Dr. Sarah Cooper talks about technology innovation and entrepreneurship

In an event organized by the Entrepreneurship Club of Indian Institute of Management, Ahmedabad (IIMA), Dr. Sarah Cooper, the Director at Centre for Entrepreneurship Research at the University of Edinburgh came down to campus to deliver a talk on technology entrepreneurship. She was accompanied by Professor Rakesh Basant, Professor of Economics and Chairperson, Center for Innovation, Incubation and Entrepreneurship (CIIE) at IIM, Ahmedabad.

While delivering a talk at the CIIE, Dr Cooper brought some interesting research findings to light. She explained that the average age of the lead entrepreneur in the software domain is fairly young –  lower than other all other areas that are witnessing entrepreneurial bustle. “Principal entrepreneurs in the software domain start as early as 24 years of age”, she quipped. “This drastically goes up to 40 in case of biotechnology”.

She also added, “a  balanced team and strong industry connections – which are the essence of social and human capital play a key role in the startup phase”. Usually, magnet organizations – established talent hubs, help in forming a web of skilled credible workers and quality jobs. Magnet organizations also help in bringing the principal entrepreneur in contact with suitable team member. “It has been noted that even though the principal entrepreneur is younger, there need to be experienced members in the team to form the right mix.

“Cluster creation and growth are closely linked to entrepreneurship. Spin outs from such hubs provide the requisite knowledge base to start ups”, she added.

Her research indicates that the recessionary phase helps in bringing out the risk-taking ability of a knowledge worker to the forefront. This leads to more product innovations and subsequent boost in employment generation. The impetus for cluster development lies on the industry as well as the government.

In an exclusive interactive session with the students of IIMA, the entrepreneurial drive of the students was at the forefront as they posed compelling questions to Dr. Cooper. Technology – specifically in the software domain, seemed to be the running thread of the conversation.

The buzz around native app development ran high. However, Dr. Cooper cautioned technology-focused individuals to first develop a sound understanding of the customer needs and emphasised on the importance of feedback. She also laid stress on understanding the financial viability before undertaking projects in this domain. “A single app is not sufficient to spell success. You need to develop a range of products to realise profits”, she said.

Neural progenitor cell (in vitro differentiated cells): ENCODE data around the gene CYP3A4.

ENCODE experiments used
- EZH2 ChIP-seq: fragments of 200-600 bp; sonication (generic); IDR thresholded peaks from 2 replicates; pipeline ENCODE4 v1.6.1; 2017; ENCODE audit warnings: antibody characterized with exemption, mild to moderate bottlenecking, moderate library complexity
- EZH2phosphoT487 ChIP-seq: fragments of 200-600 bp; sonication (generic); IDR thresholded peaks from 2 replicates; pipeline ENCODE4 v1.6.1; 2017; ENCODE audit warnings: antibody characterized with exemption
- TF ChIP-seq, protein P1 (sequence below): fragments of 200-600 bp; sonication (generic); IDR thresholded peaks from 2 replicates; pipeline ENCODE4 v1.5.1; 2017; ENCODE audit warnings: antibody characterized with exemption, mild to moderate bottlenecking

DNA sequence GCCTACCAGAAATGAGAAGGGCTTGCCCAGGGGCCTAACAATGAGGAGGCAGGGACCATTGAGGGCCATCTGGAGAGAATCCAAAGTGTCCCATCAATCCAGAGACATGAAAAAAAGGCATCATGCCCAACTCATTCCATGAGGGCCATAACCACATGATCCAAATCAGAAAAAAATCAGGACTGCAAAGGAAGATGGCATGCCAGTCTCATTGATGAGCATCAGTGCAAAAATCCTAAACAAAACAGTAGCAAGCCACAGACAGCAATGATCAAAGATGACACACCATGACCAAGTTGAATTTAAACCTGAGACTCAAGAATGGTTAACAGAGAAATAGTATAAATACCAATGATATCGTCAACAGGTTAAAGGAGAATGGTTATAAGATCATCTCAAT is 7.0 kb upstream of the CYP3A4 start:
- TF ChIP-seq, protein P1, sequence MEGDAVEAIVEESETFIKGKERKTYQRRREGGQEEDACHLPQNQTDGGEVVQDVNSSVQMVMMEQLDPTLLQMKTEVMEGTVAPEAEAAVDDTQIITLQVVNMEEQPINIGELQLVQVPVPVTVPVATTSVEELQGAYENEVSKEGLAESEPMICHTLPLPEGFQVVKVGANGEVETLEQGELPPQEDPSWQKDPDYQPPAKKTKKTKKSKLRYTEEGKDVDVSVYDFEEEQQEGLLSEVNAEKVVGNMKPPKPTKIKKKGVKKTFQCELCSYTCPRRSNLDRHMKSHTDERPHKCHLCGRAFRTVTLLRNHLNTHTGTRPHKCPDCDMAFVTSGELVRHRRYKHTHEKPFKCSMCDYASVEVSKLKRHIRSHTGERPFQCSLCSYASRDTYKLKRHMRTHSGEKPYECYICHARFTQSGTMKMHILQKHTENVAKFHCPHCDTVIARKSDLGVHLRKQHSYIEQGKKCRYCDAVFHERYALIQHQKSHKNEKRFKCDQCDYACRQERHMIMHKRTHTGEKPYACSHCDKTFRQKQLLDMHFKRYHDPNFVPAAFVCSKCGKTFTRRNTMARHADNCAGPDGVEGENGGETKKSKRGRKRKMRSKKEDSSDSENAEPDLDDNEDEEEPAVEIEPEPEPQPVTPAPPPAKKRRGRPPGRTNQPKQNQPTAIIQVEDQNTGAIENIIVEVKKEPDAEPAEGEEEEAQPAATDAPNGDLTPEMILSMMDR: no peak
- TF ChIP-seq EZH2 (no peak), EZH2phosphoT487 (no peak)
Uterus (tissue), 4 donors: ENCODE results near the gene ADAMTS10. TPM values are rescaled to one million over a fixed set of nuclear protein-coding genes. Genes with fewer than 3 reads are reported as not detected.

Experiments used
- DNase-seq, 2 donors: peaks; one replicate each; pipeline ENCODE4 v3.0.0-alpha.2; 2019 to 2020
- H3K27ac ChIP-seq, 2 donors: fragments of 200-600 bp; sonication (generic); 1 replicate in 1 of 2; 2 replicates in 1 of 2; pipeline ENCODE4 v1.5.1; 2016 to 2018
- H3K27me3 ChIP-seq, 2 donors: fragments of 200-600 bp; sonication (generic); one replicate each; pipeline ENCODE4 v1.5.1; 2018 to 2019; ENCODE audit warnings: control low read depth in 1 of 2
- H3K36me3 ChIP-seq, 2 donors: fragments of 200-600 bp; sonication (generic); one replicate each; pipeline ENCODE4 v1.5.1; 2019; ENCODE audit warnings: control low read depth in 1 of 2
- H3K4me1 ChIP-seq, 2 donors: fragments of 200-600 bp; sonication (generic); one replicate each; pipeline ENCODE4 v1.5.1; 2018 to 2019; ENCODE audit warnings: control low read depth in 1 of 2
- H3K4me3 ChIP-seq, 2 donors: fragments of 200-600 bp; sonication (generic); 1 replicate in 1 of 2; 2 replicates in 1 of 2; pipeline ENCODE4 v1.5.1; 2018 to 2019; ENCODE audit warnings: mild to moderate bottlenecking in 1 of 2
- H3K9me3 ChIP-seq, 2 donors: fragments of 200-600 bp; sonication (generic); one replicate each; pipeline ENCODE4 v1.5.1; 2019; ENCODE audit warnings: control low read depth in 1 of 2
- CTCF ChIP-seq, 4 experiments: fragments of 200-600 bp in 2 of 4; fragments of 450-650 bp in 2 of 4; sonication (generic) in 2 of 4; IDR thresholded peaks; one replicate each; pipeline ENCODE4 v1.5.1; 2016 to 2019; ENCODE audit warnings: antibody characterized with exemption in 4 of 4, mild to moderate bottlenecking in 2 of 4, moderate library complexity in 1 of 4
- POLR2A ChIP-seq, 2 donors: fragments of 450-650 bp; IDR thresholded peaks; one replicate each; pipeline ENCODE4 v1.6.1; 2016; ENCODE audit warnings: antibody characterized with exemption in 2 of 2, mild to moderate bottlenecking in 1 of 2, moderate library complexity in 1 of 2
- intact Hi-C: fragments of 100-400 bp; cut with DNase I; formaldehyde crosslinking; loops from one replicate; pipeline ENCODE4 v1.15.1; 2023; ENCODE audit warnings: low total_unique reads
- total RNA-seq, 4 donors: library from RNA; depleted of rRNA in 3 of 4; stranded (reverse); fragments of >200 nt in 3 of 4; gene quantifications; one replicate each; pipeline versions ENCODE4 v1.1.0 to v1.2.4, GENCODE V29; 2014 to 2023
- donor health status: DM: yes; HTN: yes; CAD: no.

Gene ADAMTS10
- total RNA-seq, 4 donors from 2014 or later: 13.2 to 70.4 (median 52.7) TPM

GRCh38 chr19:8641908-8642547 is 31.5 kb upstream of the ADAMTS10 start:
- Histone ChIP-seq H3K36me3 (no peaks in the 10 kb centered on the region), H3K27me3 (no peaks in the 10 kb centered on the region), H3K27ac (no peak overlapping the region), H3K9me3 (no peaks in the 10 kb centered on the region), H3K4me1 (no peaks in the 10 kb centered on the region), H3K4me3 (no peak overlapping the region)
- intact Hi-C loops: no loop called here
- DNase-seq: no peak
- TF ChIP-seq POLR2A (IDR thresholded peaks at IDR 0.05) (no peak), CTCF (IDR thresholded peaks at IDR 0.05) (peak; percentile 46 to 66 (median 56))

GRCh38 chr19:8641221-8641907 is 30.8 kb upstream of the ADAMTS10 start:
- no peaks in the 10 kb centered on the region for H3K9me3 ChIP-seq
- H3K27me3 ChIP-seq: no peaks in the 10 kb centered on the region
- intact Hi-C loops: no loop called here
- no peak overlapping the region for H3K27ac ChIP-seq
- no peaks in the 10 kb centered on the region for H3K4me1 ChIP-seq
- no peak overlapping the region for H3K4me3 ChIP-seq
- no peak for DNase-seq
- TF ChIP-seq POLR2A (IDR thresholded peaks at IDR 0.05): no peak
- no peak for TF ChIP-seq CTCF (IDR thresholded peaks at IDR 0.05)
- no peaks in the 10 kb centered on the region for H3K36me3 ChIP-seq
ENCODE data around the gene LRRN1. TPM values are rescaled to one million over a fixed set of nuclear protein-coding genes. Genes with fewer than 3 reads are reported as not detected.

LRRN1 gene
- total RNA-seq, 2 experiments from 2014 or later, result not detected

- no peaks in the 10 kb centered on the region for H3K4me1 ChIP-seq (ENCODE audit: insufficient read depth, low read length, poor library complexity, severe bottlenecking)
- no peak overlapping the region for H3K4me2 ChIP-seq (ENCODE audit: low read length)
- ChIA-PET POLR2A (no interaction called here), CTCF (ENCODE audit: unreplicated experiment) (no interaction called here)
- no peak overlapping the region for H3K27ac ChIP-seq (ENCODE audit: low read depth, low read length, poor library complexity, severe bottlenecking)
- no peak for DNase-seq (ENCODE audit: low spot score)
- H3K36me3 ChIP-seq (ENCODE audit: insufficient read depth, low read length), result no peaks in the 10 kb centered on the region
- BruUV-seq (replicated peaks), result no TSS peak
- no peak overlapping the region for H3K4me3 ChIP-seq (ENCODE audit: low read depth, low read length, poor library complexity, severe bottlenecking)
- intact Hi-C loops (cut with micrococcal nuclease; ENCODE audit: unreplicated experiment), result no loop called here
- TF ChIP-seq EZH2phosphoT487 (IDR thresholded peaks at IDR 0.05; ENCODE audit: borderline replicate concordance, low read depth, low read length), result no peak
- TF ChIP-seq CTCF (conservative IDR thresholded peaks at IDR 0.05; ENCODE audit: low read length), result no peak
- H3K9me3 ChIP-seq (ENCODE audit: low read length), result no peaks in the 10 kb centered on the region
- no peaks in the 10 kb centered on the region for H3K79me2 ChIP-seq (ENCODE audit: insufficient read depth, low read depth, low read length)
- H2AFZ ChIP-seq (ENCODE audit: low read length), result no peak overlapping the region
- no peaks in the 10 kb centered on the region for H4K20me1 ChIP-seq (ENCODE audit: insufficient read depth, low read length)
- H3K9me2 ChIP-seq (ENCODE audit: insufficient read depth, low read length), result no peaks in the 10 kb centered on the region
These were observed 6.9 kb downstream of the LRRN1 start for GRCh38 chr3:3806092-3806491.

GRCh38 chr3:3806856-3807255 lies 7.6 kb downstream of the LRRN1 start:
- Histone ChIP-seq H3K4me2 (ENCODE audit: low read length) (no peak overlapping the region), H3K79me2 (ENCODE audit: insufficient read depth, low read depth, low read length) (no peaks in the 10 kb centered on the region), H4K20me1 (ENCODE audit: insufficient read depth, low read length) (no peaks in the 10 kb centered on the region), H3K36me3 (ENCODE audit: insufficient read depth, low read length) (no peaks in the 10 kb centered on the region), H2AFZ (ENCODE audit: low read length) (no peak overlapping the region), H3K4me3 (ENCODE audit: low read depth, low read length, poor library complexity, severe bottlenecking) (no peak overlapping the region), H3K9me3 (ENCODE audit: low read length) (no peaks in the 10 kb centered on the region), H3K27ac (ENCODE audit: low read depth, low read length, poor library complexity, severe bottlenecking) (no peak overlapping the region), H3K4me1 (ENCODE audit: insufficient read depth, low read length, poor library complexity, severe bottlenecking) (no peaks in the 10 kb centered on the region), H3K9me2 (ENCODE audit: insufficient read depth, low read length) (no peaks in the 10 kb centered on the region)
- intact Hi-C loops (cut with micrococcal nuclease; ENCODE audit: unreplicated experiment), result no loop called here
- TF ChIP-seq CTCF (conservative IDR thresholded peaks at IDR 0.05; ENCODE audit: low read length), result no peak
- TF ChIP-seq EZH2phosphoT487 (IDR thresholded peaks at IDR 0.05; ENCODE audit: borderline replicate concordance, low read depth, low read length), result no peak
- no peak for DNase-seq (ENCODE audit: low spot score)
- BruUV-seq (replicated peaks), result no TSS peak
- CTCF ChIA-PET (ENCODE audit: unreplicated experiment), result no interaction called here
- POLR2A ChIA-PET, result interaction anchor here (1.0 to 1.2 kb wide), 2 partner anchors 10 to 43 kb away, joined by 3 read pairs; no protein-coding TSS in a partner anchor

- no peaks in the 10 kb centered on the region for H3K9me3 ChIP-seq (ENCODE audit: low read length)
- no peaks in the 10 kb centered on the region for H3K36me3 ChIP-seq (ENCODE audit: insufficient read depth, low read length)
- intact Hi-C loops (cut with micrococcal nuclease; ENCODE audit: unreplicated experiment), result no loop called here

She brought to light an interesting suggestion of collaborating with large firms by offering complementary products to ensure a continuity of sales.

She gave pointers on following a ‘service to product’ transition – initially selling software services to third parties, thereby gaining productive business insights and subsequently generating cash flows even before one goes out to launch their own products.

While discussing the activities of the university’s entrepreneur cell, she talked pooling of talent – collaboration between the tech students and the B-school students. She remarked, “A single set of knowledge base and skills is not sufficient to run a business efficiently”.

On being asked about the viability of a geographically distributed team, she mentioned that it poses both opportunities and challenges. In the initial phases of a start up, this poses a challenge. However, it stands at a litmus test of the commitment and work ethics of the team member. In the slightly mature phase, it acts as a boon for market penetration.

The student community at IIMA  expressed interest in setting up social businesses. Dr. Cooper advised them to formulate a sound revenue model – as the principles of business are essentially governed by sustainability for all businesses. At instances where the target customers for a particular models is not well-off to pay, it becomes imperative to work on a unique model for revenue generation. This could mean creation of an alternate revenue stream altogether.

For those gravitating towards the non-profit route, she suggested that there needs to be a compelling story that urges the audience to donate.

The talk ended on a high note, with her expressing strong growth projections of the technology sector in India and motivating students at IIMA to gain a head start in the same.


2 thoughts on “Dr. Sarah Cooper talks about technology innovation and entrepreneurship

  1. She remarked, “A single set of knowledge base and skills is not sufficient to run a business efficiently”. but that is why to run a business you need a team .. team or process which can run without influence of single entity..

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